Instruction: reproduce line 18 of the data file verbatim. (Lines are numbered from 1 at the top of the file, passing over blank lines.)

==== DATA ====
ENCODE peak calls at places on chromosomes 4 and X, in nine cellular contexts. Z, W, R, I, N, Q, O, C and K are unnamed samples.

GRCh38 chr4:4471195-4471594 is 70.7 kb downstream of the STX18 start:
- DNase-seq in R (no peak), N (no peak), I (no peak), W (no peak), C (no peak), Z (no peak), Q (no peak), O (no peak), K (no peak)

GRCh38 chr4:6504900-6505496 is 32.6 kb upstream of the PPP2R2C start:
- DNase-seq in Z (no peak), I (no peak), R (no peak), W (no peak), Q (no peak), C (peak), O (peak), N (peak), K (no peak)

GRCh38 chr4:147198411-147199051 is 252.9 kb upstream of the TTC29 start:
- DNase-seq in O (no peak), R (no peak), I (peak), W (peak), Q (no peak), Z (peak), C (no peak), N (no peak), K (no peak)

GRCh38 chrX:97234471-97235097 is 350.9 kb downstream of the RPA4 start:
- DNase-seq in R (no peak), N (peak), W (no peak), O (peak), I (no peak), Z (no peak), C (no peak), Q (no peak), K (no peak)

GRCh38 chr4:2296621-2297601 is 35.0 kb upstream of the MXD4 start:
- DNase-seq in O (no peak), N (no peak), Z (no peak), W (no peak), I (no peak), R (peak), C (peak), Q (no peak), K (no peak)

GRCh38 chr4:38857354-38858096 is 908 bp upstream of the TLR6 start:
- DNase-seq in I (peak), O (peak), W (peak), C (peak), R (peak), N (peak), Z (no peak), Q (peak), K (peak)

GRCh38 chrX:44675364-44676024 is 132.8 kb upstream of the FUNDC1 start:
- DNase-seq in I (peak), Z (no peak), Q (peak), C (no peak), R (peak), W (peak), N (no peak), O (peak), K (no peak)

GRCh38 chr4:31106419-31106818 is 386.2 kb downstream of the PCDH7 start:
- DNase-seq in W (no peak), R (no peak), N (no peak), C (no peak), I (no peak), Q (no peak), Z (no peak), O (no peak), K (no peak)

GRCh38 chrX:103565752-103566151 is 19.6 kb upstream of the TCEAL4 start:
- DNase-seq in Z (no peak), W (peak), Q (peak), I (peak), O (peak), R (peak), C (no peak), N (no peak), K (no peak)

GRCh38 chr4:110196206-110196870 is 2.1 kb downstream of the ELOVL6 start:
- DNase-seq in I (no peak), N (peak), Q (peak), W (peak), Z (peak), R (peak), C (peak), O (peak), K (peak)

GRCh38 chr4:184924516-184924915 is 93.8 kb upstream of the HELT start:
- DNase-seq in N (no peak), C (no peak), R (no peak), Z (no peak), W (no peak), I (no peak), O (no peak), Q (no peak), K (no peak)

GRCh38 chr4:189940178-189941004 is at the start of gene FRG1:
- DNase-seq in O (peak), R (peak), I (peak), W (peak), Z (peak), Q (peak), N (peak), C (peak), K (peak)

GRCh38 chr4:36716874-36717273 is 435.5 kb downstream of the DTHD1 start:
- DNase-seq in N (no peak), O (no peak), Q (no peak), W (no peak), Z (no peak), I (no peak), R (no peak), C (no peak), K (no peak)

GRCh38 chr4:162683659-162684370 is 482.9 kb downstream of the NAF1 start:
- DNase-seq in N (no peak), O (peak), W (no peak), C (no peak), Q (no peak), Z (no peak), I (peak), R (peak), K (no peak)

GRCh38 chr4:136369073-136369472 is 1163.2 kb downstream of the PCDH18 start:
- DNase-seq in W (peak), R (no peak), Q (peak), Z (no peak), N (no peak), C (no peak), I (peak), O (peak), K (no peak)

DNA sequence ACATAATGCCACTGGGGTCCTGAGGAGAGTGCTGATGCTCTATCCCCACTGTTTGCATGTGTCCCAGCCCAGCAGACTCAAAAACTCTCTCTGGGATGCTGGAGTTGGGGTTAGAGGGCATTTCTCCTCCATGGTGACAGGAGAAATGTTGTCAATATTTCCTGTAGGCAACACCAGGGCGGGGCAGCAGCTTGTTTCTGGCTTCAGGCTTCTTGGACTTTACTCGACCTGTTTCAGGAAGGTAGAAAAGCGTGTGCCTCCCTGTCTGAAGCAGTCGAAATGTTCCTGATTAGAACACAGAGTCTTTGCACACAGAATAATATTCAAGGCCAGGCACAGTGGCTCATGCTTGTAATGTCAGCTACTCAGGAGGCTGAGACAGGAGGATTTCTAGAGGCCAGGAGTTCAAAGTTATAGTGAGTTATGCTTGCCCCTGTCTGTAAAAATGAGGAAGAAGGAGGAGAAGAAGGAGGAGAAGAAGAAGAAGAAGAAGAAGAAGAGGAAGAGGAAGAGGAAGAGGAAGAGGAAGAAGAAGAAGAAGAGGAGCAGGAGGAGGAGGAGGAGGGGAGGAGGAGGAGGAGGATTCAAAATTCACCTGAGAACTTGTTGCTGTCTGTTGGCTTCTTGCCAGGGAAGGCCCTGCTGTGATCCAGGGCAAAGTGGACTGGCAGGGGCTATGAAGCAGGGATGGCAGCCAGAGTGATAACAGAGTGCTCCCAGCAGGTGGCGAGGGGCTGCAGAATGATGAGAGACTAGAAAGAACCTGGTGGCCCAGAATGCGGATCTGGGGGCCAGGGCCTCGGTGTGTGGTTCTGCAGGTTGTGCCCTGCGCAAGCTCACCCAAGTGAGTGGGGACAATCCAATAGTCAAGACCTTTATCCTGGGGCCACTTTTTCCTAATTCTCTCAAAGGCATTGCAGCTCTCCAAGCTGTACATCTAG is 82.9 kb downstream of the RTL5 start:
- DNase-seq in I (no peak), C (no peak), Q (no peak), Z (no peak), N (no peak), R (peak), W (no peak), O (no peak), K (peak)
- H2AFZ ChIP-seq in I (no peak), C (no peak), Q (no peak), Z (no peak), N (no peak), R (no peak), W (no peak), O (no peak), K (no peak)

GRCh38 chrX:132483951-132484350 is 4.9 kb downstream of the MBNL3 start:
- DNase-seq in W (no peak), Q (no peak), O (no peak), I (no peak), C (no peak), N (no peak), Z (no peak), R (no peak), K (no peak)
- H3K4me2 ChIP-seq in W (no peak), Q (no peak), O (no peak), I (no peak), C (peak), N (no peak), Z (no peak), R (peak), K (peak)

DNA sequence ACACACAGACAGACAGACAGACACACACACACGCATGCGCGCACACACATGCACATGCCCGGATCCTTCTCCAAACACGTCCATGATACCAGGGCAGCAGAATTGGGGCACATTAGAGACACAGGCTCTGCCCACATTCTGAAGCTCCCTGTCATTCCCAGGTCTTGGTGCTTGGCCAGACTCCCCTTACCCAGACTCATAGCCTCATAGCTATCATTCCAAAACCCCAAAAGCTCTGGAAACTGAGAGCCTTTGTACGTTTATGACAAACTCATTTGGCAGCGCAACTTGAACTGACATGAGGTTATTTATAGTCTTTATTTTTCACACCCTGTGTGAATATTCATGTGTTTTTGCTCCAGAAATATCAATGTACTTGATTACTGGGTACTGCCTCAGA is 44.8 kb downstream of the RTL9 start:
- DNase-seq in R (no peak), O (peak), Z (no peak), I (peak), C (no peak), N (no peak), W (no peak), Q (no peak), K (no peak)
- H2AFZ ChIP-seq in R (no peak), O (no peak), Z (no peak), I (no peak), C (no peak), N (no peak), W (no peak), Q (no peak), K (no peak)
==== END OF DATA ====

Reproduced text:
GRCh38 chrX:103565752-103566151 is 19.6 kb upstream of the TCEAL4 start: